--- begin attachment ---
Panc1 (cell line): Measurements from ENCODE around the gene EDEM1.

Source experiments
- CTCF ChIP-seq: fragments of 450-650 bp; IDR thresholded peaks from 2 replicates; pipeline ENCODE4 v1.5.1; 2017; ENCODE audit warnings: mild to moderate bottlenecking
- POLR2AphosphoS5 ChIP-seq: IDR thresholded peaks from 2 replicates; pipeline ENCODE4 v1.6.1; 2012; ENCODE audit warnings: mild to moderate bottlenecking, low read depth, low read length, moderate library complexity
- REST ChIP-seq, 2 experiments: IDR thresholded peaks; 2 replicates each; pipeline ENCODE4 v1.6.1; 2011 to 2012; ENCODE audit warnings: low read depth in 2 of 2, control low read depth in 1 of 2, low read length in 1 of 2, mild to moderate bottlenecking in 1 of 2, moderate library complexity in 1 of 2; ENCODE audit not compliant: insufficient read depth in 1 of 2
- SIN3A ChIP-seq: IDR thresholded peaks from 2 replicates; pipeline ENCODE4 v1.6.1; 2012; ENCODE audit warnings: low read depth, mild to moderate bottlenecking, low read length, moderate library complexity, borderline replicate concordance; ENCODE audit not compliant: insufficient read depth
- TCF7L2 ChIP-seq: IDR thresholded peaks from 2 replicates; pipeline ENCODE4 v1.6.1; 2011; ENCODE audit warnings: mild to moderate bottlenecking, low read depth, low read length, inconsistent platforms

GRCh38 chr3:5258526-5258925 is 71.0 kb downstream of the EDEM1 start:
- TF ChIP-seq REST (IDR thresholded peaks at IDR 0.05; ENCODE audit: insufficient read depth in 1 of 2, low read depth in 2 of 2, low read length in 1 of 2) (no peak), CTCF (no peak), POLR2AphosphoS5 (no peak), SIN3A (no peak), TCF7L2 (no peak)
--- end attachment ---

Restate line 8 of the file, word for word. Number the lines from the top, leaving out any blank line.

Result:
GRCh38 chr3:5258526-5258925 is 71.0 kb downstream of the EDEM1 start: